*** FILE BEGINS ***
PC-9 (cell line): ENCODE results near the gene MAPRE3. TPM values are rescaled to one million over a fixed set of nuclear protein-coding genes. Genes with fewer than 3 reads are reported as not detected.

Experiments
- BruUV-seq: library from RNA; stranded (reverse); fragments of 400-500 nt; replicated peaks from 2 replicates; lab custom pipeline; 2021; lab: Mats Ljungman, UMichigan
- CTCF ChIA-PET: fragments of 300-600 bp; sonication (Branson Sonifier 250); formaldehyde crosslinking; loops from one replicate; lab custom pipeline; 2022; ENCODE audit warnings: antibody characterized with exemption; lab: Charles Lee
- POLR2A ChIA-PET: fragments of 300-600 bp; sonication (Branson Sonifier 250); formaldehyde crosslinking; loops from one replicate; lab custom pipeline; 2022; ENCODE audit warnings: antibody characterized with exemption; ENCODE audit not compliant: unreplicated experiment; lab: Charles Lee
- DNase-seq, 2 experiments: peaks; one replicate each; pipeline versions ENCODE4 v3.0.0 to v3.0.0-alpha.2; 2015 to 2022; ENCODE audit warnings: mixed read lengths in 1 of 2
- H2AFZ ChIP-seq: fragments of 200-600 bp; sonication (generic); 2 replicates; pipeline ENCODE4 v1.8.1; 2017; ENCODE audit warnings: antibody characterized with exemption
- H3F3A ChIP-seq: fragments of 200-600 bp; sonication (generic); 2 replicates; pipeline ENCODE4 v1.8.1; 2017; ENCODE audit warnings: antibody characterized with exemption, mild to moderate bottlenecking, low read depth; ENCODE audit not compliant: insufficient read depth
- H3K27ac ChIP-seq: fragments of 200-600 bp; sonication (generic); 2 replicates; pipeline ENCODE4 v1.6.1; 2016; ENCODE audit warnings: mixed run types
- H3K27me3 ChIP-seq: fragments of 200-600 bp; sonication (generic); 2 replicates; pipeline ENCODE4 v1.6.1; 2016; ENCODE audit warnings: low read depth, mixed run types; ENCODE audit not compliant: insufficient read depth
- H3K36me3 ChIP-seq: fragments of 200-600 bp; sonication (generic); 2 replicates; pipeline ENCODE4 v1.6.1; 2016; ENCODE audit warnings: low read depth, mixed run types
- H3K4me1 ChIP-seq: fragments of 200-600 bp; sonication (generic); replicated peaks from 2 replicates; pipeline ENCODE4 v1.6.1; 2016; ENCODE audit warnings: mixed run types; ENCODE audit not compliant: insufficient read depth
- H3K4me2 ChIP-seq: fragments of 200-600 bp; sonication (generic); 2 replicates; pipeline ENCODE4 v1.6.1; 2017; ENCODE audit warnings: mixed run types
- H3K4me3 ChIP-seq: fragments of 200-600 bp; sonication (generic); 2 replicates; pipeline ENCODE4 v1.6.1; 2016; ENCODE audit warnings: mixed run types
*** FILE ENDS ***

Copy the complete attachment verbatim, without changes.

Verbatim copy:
PC-9 (cell line): ENCODE results near the gene MAPRE3. TPM values are rescaled to one million over a fixed set of nuclear protein-coding genes. Genes with fewer than 3 reads are reported as not detected.

Experiments
- BruUV-seq: library from RNA; stranded (reverse); fragments of 400-500 nt; replicated peaks from 2 replicates; lab custom pipeline; 2021; lab: Mats Ljungman, UMichigan
- CTCF ChIA-PET: fragments of 300-600 bp; sonication (Branson Sonifier 250); formaldehyde crosslinking; loops from one replicate; lab custom pipeline; 2022; ENCODE audit warnings: antibody characterized with exemption; lab: Charles Lee
- POLR2A ChIA-PET: fragments of 300-600 bp; sonication (Branson Sonifier 250); formaldehyde crosslinking; loops from one replicate; lab custom pipeline; 2022; ENCODE audit warnings: antibody characterized with exemption; ENCODE audit not compliant: unreplicated experiment; lab: Charles Lee
- DNase-seq, 2 experiments: peaks; one replicate each; pipeline versions ENCODE4 v3.0.0 to v3.0.0-alpha.2; 2015 to 2022; ENCODE audit warnings: mixed read lengths in 1 of 2
- H2AFZ ChIP-seq: fragments of 200-600 bp; sonication (generic); 2 replicates; pipeline ENCODE4 v1.8.1; 2017; ENCODE audit warnings: antibody characterized with exemption
- H3F3A ChIP-seq: fragments of 200-600 bp; sonication (generic); 2 replicates; pipeline ENCODE4 v1.8.1; 2017; ENCODE audit warnings: antibody characterized with exemption, mild to moderate bottlenecking, low read depth; ENCODE audit not compliant: insufficient read depth
- H3K27ac ChIP-seq: fragments of 200-600 bp; sonication (generic); 2 replicates; pipeline ENCODE4 v1.6.1; 2016; ENCODE audit warnings: mixed run types
- H3K27me3 ChIP-seq: fragments of 200-600 bp; sonication (generic); 2 replicates; pipeline ENCODE4 v1.6.1; 2016; ENCODE audit warnings: low read depth, mixed run types; ENCODE audit not compliant: insufficient read depth
- H3K36me3 ChIP-seq: fragments of 200-600 bp; sonication (generic); 2 replicates; pipeline ENCODE4 v1.6.1; 2016; ENCODE audit warnings: low read depth, mixed run types
- H3K4me1 ChIP-seq: fragments of 200-600 bp; sonication (generic); replicated peaks from 2 replicates; pipeline ENCODE4 v1.6.1; 2016; ENCODE audit warnings: mixed run types; ENCODE audit not compliant: insufficient read depth
- H3K4me2 ChIP-seq: fragments of 200-600 bp; sonication (generic); 2 replicates; pipeline ENCODE4 v1.6.1; 2017; ENCODE audit warnings: mixed run types
- H3K4me3 ChIP-seq: fragments of 200-600 bp; sonication (generic); 2 replicates; pipeline ENCODE4 v1.6.1; 2016; ENCODE audit warnings: mixed run types